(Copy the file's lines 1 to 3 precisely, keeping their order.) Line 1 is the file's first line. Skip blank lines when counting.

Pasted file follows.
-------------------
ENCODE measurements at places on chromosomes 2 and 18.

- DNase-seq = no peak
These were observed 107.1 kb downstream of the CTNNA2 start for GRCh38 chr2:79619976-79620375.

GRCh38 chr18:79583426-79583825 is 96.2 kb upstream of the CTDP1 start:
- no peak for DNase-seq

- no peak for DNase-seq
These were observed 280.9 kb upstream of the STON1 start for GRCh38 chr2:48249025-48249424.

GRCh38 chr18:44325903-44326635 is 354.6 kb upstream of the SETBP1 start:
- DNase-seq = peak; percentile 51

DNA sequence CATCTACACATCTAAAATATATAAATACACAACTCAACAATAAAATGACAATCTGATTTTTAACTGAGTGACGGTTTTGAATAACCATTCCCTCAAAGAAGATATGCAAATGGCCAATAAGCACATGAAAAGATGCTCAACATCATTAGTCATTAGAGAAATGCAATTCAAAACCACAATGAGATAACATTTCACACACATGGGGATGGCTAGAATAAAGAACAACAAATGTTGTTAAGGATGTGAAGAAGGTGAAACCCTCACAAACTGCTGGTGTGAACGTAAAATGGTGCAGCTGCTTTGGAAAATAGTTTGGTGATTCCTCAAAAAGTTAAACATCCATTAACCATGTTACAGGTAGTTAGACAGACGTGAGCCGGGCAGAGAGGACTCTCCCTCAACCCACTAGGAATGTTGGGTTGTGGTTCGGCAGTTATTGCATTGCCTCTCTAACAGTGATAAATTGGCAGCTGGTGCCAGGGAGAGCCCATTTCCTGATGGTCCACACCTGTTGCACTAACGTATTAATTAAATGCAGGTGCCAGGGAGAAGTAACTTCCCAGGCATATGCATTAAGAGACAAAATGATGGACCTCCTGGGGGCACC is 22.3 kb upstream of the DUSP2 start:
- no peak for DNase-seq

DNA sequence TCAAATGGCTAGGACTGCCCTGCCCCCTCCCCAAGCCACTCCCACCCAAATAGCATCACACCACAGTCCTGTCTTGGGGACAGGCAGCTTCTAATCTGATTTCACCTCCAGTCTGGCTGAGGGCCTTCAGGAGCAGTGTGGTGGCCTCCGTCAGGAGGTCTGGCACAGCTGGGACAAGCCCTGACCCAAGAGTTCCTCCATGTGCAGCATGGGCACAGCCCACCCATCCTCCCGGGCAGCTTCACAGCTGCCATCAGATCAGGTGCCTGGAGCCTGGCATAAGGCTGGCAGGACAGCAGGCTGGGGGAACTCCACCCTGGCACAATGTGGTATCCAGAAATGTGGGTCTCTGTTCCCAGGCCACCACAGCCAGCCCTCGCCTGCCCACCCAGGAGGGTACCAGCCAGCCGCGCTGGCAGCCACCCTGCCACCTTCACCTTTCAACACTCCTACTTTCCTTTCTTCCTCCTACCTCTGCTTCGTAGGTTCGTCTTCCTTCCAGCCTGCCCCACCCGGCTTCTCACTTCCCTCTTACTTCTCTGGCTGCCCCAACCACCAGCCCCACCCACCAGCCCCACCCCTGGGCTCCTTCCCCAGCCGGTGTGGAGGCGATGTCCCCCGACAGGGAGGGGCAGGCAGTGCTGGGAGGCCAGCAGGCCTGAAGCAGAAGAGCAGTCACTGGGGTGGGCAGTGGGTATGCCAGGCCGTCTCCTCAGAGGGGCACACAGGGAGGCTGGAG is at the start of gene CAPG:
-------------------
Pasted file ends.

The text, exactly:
ENCODE measurements at places on chromosomes 2 and 18.

- DNase-seq = no peak
These were observed 107.1 kb downstream of the CTNNA2 start for GRCh38 chr2:79619976-79620375.